A road trip. A singing competition. And super-hot cowboys.
What could be better?
For Charlie, a post-high school road trip isn’t just a vacation, it’s life changing. While her parents think she’s helping a friend move, a chance at fame is the real reason to grab her best friends and drive to L.A. But when her super annoying, uber-responsible, younger sister, Lucy, has to tag along, it isn’t quite the summer of fun she imagined.
Add in a detour to her grandparents’ ranch in Texas, and between mucking the stalls, down-home cookin’, and drool worthy ranch hands, this could just turn into the best, and most complicated, summer of their lives.
I received Road to Somewhere from NetGalley in exchange for an honest review.
I’m torn in how I feel about Road to Somewhere. I expected a fun road trip with great characters, sisterly bonding, and a little romance. Instead I got a book divided into two sections. The first half had a road trip, mopey Charlie, mopey Lucy, and poor character development all around. There wasn’t one well-developed character in the whole first half. The second half of the book had no road trip, but both Charlie and Lucy perked up and I felt like I was finally getting to know them. Also, sisterly bonding and a little romance.
Charlie was supposed to be the fun one between her and her sister Lucy, but she sure wasn’t much fun. Even in the end, when she grew a spine and and started making plans for the future she wanted, I still wouldn’t call her a lot of fun. She was constantly putting herself down (calling herself stupid) because she didn’t do well in school and, therefore, was doomed to community college. Not even a state university! It was hard to tell if she struggled in school because she just didn’t try or because she had trouble with the material. When she first brought it up, it seemed like she hadn’t tried, that she had given up. But then she kept harping on how stupid she was and it seemed like she just didn’t grasp the material or maybe needed to be taught a different way. So, I still don’t know, but I lean towards the lazy angle. Charlie seemed, to me, like the type of girl who just wasn’t interested in school and didn’t care about it so she didn’t try to do well. Then she was upset that she didn’t get into a good college and her friends did and were leaving her. That does tend to happen.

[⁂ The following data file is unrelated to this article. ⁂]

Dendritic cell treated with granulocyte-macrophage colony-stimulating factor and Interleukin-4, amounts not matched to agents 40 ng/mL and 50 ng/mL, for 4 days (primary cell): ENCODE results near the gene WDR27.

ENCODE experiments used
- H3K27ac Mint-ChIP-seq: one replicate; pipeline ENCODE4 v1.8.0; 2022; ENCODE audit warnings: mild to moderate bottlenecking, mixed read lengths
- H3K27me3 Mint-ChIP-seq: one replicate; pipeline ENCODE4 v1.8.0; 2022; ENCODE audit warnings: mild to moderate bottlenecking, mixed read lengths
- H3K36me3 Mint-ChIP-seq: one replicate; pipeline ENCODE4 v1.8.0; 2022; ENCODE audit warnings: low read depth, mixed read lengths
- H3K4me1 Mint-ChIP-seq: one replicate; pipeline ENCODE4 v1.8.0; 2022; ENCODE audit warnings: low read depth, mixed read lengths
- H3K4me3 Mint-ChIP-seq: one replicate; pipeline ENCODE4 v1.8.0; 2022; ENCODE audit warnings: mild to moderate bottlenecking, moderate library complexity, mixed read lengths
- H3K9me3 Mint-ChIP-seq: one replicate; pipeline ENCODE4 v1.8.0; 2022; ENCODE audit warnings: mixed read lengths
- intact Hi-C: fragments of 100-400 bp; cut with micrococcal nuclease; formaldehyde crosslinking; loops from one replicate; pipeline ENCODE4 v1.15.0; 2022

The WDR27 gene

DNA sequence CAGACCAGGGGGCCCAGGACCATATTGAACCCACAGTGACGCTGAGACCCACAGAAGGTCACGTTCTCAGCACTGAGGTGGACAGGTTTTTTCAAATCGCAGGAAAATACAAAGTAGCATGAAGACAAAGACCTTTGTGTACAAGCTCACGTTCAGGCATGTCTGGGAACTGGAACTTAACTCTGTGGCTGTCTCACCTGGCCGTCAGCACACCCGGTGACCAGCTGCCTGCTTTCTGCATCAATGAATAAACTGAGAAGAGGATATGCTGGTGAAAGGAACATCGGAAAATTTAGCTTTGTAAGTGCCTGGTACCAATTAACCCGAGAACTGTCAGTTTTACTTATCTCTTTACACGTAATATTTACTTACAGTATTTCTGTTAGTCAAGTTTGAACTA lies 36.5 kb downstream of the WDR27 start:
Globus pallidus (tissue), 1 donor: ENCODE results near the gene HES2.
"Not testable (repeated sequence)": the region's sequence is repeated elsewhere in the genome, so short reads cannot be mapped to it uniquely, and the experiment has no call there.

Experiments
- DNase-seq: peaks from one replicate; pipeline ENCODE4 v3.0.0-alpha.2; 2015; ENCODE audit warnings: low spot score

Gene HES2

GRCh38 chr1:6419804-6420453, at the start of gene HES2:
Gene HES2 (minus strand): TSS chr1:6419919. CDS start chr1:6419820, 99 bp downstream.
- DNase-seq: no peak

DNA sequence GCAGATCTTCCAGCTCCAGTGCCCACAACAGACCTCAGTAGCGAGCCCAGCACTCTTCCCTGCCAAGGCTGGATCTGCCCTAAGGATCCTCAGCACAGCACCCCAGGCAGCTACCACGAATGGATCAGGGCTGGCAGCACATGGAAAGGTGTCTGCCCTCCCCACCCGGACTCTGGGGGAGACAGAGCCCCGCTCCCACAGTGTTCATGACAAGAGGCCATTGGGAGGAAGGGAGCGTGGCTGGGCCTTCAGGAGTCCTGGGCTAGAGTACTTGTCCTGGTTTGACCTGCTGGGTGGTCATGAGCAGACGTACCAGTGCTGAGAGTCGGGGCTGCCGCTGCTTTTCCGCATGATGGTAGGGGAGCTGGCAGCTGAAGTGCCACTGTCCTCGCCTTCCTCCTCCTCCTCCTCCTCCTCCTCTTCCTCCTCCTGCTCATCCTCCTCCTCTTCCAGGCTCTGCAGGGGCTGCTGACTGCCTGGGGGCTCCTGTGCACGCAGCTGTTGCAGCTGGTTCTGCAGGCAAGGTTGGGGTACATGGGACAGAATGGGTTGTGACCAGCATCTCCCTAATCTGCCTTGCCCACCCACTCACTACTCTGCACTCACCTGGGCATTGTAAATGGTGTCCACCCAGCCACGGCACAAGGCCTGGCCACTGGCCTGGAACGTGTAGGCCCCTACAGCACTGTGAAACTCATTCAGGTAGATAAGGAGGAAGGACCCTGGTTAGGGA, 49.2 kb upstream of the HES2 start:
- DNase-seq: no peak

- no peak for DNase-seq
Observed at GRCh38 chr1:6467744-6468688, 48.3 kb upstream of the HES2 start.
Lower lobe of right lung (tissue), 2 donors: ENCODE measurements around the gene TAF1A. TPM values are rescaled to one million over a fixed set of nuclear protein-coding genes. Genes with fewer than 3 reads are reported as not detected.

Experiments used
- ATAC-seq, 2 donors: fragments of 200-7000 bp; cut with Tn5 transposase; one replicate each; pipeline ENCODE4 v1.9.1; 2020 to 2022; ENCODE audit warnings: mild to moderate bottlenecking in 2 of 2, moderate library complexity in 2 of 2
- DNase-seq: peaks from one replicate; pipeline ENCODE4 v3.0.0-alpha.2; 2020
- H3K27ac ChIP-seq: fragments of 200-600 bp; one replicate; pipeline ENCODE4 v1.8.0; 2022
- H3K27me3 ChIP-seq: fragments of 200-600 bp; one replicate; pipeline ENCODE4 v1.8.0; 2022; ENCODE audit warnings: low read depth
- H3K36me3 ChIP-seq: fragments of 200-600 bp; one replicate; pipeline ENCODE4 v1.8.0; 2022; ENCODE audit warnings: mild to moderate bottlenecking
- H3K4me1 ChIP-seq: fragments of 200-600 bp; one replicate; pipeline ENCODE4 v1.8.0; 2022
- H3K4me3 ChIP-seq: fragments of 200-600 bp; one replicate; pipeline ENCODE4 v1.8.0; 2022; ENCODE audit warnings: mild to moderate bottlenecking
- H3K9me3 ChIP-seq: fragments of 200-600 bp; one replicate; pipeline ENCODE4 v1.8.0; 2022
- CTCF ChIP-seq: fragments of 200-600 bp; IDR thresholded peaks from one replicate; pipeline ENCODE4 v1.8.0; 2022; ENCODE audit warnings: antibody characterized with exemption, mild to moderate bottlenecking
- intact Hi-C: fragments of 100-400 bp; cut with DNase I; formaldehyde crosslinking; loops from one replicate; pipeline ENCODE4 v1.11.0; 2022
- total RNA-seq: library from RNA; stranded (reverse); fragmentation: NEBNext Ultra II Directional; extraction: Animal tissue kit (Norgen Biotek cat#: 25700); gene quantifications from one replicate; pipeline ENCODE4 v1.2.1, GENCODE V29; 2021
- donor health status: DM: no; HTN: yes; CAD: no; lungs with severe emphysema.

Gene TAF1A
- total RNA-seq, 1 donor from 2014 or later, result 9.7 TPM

For the first half of the book, Charlie spent most of the trip yelling at Lucy for little things: wanting to (gasp!) hang out with a ranch hand, taking a walk on the beach, existing…She was a bitch to Drew, the boy who gave her her first kiss several years ago, for absolutely no reason. She chased her ex-boyfriend all the way across the entire country — and it turned out she didn’t even like him that much.
I liked Lucy more than Charlie, even in that first half. I felt sorry for her being dragged along on a road trip with her sister’s friends, knowing that she wasn’t wanted and not fitting in with them. It was Lucy who was the catalyst for the return to the ranch, and it was Lucy who got the better love interest. I guess she deserved that reward for putting up with Charlie her entire life. As much as Charlie thought it was hard to be perfect Lucy’s sister and to be compared to Lucy by her parents, it couldn’t have been easy for Lucy either. She didn’t know how to stand up for herself and her own sister resented her.
Both girls grew by the end of the book and were taking steps to live their lives on their own terms, although with two years of high school left, Lucy couldn’t really get started on that right away. Their stereotypically overbearing father wouldn’t change overnight just because his daughters did, so Lucy may have to just endure life until graduation. Maybe their mother can help her out. That’s not very hopeful, but the ending of Road to Somewhere was a little more abrupt and open-ended than I like.
There’s one plotline that I was sure was going to turn into a THING, but nothing came of it. At one point, Charlie noticed that her grandfather was taking naps and that her grandmother’s kitchen was stocked with healthier foods than she was used to seeing at the ranch. I was sure that Pops was only a heart attack or a stroke away from death, but fortunately I was wrong. It seems weird that it was brought up only to not go anywhere, but maybe that was left open for a potential second book, where Charlie (and Lucy?) has to return to the ranch to keep it running while Pops recovers. I would be interested in that book.